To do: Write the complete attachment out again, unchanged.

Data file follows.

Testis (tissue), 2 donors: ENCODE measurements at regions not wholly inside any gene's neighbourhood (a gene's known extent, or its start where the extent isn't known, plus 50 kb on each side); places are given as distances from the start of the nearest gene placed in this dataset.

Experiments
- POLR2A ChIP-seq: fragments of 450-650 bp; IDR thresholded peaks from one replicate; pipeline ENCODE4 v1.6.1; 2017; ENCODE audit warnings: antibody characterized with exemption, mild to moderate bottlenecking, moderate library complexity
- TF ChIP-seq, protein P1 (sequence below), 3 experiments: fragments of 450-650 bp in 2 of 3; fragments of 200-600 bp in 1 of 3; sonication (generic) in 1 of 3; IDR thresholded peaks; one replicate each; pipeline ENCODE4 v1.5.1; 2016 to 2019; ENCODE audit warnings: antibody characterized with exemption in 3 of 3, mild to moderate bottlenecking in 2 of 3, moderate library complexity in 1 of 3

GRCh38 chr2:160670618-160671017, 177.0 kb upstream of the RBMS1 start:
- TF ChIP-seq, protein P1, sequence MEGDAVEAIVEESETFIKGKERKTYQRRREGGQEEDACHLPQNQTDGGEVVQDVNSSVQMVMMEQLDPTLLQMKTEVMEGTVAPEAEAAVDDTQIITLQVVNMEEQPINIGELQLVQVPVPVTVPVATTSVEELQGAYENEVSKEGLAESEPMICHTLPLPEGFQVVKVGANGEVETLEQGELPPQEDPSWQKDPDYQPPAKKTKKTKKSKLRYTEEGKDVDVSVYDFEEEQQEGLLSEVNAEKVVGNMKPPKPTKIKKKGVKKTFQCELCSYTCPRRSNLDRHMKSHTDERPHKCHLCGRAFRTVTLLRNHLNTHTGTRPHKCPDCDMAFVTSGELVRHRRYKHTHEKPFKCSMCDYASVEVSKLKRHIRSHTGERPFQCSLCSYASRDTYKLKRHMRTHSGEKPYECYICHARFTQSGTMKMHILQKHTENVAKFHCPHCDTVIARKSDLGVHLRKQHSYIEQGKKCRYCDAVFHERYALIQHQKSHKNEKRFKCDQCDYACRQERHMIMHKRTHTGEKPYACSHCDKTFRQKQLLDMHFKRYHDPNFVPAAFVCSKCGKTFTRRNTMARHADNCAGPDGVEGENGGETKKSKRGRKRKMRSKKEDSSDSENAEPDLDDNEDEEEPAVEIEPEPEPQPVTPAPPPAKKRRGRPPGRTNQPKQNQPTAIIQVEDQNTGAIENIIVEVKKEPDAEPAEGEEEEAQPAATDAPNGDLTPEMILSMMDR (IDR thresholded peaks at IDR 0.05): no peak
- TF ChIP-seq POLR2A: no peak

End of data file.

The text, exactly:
Testis (tissue), 2 donors: ENCODE measurements at regions not wholly inside any gene's neighbourhood (a gene's known extent, or its start where the extent isn't known, plus 50 kb on each side); places are given as distances from the start of the nearest gene placed in this dataset.

Experiments
- POLR2A ChIP-seq: fragments of 450-650 bp; IDR thresholded peaks from one replicate; pipeline ENCODE4 v1.6.1; 2017; ENCODE audit warnings: antibody characterized with exemption, mild to moderate bottlenecking, moderate library complexity
- TF ChIP-seq, protein P1 (sequence below), 3 experiments: fragments of 450-650 bp in 2 of 3; fragments of 200-600 bp in 1 of 3; sonication (generic) in 1 of 3; IDR thresholded peaks; one replicate each; pipeline ENCODE4 v1.5.1; 2016 to 2019; ENCODE audit warnings: antibody characterized with exemption in 3 of 3, mild to moderate bottlenecking in 2 of 3, moderate library complexity in 1 of 3

GRCh38 chr2:160670618-160671017, 177.0 kb upstream of the RBMS1 start:
- TF ChIP-seq, protein P1, sequence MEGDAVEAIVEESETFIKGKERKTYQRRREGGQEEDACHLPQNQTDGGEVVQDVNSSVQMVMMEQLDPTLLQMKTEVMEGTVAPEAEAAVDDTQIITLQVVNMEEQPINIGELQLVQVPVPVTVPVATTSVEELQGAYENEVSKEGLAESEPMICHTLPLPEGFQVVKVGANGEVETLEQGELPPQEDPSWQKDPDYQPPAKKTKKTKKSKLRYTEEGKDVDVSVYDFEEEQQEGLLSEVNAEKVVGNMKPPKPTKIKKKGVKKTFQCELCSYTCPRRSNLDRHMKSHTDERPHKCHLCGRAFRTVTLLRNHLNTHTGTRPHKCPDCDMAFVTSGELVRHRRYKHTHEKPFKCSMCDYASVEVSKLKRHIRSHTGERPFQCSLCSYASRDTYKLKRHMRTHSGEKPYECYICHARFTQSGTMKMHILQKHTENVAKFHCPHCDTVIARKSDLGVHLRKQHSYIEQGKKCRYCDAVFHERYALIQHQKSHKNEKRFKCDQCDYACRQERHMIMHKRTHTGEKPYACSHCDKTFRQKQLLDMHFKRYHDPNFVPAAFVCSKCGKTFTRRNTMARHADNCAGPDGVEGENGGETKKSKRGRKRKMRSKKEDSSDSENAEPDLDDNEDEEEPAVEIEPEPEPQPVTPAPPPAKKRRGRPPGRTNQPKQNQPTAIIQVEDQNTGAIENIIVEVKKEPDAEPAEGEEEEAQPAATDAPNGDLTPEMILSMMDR (IDR thresholded peaks at IDR 0.05): no peak
- TF ChIP-seq POLR2A: no peak